A couple weeks ago I was listening to NPR and heard an interview with VS Ramachandran, a neuroscientist who studies brain abnormalities in order to make new discoveries about the way our minds work. He studies localized damage or genetic changes in the brain. These anomalies don’t cause an overall decrease in mental ability, but only the loss of a single function of brain activity. This method allows him to map particular parts of the brain to particular functions and the theory is that this enables him to pinpoint the role of certain circuitry in brain function.
Through the course of the interview he was postulating that there are some abnormalities of the brain that may account for certain “abilities.”
Shakespeare has always been admired for his unique gift of tying unrelated items and concepts together to create metaphors that are both revolutionary and universal. In the famous balcony scene Romeo declares that Juliet is the sun. We know, of course, that Juliet is not a burning sphere of gas, but we understand instinctively that she brings light, comfort and warmth to Romeo. This ability to create metaphors that imbue characters, situations and objects with universal meanings using seemingly unrelated ideas is at the core of the work of artists, poets, writers and other creatives.
VS Ramachandran theorizes that, rather than a creative gift, this ability may be due to irregularities of the brain. See, when we are born all of the regions of our brains are interconnected, all sharing information and making links. At some point in our development a gene comes along and trims these connections and the result we have is the modular brain. But if there is a defect or mutation in the gene that performs the trimming, the result will be some cross-wiring between the different areas of cognition. The more cross-wiring that exists the greater the propensity of someone to link seemingly unrelated ideas.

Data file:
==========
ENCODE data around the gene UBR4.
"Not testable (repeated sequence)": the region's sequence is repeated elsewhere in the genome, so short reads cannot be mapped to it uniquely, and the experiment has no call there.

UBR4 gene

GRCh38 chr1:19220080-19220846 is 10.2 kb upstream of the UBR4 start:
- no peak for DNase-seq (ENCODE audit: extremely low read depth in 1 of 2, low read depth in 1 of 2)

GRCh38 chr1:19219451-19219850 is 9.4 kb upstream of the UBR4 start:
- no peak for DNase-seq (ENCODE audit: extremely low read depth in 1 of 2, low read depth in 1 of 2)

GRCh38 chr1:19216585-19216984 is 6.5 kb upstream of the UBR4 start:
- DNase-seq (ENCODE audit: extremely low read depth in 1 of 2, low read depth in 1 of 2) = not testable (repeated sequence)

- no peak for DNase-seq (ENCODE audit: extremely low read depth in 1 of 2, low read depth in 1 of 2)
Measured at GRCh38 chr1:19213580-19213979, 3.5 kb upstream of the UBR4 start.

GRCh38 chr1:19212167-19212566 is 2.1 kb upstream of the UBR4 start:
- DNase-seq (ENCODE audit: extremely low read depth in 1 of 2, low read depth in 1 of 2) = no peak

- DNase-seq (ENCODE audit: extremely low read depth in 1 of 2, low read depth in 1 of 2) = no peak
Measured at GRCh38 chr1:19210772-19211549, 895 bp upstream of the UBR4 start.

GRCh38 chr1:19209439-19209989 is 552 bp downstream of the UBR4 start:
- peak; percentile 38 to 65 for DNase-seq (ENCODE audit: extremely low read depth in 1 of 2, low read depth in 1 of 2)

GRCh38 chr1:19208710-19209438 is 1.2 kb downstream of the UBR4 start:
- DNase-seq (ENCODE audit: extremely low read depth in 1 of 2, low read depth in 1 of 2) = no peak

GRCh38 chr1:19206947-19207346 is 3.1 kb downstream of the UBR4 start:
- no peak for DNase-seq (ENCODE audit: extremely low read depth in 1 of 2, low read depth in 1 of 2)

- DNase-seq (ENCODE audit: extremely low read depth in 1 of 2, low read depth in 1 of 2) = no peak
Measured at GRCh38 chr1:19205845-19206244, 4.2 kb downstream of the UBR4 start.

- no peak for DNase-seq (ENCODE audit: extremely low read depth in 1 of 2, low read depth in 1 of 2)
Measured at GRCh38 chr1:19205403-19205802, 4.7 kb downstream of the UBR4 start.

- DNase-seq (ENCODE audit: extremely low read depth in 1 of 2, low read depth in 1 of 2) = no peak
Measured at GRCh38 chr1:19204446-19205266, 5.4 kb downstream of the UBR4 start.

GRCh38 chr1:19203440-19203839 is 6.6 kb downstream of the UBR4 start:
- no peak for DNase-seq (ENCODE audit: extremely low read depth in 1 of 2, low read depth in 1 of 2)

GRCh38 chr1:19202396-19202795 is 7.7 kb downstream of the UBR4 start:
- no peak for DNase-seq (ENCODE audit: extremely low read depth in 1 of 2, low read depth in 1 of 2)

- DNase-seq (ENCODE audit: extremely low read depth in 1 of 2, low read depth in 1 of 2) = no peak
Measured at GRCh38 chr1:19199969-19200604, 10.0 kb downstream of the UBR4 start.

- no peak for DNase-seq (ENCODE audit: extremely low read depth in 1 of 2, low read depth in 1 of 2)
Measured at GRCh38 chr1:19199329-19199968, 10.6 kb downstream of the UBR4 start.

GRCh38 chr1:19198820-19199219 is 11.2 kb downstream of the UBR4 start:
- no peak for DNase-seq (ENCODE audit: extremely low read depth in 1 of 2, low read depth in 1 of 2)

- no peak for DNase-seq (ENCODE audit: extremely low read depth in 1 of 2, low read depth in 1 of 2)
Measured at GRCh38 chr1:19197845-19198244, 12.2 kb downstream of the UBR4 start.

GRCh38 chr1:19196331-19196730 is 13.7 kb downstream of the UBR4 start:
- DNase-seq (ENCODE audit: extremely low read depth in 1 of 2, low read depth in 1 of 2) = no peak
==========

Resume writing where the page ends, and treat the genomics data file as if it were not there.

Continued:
Ramachandran has discovered that this particular abnormality—called synaethesia—is eight times more likely to be found in artists, novelists, poets, and other creative people.
So, in theory, creativity is really the result of an abnormal brain.
While interesting, I’m not certain how much faith I put in this particular theory due to its emphasis on physiology to the detriment of the soul and divine gifting. I believe that our creativity is a mark of the Creator on his creation, but I also trust that one way in which God’s creative spirit can be pressed upon us is through a physical manifestation. Regardless, if physiological abnormalities play some role in producing a creative mind—albeit a deranged one—then bring on the abnormalities!
You can view Ramachandran’s TED Talk here.